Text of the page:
“Sustainability has a few causes, it is so important that we look after Earth, because it is the only home we truly have,” says Adkins. “Sustainability comes in many forms. It is the way we choose to create our careers, our connection to our food and energy, how we spend our dollar (votes), and focus our attention. A lot of people think you have to sacrifice to be sustainable. You don’t. We are not about that. We have always been about the win/win.”
He spoke of a time long gone, when scarcity was the dominating drive of most humans.
“After WWII, America believed that it needed to increase consumption of products for a better economy. Advertisers became the new visionaries shaping the world where people needed to purchase items to solve the problems in their day-to-day life. The logic was, economy good = life good. Which is true, but now, more than ever, we need to change our mode from consumption to collaboration. Now that we have it all, and we do, we need to find a way to do more with less instead of feeling like the next purchase will solve all our problems.”
We can’t rely on big corp number one, two and three to provide us with the cheapest cheeseburger. At least not every day or even every weekend. We need to think about how to get the same pleasure, enjoyment and fulfilment, from the technologies that are becoming available and the simple pleasure of growing your own food or producing your own solar energy.
There are many examples of this. And they seem to grow by the day. But it is important to upgrade our minds as fast as we update our computers.
This is what Valhalla means by their second pillar, “self-reliance”.
“We literally need to stop waiting for the government to solve our problems when we can start fixing many of them by ourselves and with our communities. We need to stop relying on people and situations around the world and start being more self-reliant in the towns we live in,” says Adkins. “The connection and fulfilment you can achieve from growing your own food and relying on your neighbour is incredibly rewarding. Self-reliance isn’t so much about “self” but the community or “tribe” you surround yourself with.”
We can’t do this without a community. Everyone has one, but some are more conducive than others. Some have their heads stuck in a cloud of smog. Others are crafting lavender and brewing wine to change the world. What Valhalla thinks is the most powerful indicator of a good community is “collaborative action.”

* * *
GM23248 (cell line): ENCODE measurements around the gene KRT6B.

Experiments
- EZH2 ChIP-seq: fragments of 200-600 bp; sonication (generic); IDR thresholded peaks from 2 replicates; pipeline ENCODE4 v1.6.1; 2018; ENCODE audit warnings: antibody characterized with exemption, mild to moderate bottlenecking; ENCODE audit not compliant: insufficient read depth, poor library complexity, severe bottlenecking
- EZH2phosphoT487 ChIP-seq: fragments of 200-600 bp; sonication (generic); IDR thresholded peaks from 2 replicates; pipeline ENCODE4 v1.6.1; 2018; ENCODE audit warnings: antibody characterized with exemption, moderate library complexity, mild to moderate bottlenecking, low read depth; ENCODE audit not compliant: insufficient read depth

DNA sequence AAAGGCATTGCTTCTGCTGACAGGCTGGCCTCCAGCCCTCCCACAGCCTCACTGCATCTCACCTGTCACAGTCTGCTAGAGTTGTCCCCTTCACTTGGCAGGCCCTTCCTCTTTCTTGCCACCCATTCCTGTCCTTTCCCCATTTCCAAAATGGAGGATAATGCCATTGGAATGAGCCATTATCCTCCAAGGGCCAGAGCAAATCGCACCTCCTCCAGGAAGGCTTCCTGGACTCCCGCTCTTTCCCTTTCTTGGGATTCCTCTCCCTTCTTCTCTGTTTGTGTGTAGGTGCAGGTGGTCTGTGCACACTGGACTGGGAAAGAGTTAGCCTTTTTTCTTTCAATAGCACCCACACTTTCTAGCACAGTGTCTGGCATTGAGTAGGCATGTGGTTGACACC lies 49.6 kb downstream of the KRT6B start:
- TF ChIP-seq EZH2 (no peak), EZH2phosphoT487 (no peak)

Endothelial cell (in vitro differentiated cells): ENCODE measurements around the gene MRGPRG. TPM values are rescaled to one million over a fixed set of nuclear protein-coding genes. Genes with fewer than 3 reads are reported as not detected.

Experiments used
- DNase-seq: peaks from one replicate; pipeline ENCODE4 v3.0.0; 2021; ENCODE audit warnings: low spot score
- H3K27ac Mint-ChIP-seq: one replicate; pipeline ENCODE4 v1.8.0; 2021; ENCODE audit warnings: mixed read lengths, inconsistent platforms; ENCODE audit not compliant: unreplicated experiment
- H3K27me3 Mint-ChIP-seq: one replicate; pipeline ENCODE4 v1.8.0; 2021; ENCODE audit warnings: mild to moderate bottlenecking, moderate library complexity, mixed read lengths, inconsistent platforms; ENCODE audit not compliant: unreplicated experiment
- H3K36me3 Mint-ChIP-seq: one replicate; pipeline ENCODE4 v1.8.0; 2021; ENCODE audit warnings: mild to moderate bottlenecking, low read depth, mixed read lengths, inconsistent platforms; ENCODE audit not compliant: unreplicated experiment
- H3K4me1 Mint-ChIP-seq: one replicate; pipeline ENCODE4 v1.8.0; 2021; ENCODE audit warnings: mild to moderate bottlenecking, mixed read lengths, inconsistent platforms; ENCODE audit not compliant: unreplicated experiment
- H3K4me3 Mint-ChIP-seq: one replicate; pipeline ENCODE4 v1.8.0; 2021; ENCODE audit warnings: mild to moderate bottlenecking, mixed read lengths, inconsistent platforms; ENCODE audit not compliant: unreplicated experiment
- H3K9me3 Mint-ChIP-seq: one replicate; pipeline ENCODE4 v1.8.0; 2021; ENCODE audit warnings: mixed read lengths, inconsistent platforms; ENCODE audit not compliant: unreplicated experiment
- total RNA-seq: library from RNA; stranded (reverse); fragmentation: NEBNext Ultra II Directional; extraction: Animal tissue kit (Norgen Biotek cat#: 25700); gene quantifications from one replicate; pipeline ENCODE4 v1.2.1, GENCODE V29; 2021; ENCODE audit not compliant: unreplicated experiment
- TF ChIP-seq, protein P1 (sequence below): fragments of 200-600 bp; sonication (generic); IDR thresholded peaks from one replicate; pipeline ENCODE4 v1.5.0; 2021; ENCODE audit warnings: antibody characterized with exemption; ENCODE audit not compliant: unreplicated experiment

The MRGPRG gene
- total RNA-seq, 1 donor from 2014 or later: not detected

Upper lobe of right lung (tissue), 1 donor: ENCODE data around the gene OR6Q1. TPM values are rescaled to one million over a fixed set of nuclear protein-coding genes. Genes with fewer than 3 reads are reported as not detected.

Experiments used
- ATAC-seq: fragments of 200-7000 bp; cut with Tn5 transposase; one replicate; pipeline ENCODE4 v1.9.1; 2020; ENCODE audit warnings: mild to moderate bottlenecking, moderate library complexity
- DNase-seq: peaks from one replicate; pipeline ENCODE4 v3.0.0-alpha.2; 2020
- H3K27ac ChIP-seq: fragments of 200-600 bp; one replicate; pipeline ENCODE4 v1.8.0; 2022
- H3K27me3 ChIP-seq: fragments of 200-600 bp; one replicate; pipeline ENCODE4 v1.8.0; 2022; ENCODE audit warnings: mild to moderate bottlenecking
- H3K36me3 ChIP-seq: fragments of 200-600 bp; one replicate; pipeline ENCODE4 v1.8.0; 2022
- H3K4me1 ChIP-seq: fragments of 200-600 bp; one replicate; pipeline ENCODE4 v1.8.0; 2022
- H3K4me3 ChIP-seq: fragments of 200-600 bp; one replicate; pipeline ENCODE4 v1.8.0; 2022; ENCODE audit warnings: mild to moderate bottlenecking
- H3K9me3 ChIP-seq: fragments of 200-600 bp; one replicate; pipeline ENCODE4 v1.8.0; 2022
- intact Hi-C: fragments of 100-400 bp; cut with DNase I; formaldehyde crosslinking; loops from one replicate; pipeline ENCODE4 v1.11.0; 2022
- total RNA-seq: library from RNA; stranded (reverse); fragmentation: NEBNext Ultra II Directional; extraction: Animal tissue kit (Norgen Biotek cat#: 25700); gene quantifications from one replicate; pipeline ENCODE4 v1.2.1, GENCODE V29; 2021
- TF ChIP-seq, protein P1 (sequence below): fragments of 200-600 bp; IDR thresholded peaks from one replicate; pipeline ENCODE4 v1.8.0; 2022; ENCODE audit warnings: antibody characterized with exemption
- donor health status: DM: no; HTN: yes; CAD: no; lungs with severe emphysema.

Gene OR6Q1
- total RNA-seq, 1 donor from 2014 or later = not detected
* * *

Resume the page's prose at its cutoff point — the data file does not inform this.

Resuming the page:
Psychologists call this phenomenon “group flow.” When an entire tribe is on fire with collaboration and action to the point of superhuman productivity. This is what we all want and, more importantly, this is what nature intended for us. For group flow to occur there has to be a clear mission or purpose for everyone. It lights you up. It makes you soar. It creates worlds.
“Valhalla has its roots in the occupy movement. We really rose to the calling a lot of people had around this time,” says Adkins. “We saw the power and energy coming from the protests but felt that the majority of energy was spotlighting the issues and not the solutions. We hope to help represent that solution by relying less on big corporations and more on ourselves and neighbours through sustainable innovation and Freedom Culture.”
Every action, no matter how big or small, makes a ripple that is felt by all of us.
A simple “like” on Valhalla’s facebook page will keep you up to date. But more importantly it counts as a vote for what is to come.
“If you are ready for your calling and are here to change the world in a big way, send me an email and we can chat,” suggests Adkins. “We offer many opportunities in the form of online classes and mentorships that help you create a social movement, business or put permaculture into practice…I joined Valhalla and started living the life of a social entrepreneur and Valhalla Vermont co-founder by reaching out to Valhalla a little over a year ago. If you feel like this is something you are interested in too, I’m here to help!”
You can reach Adkins at his email here: [email protected]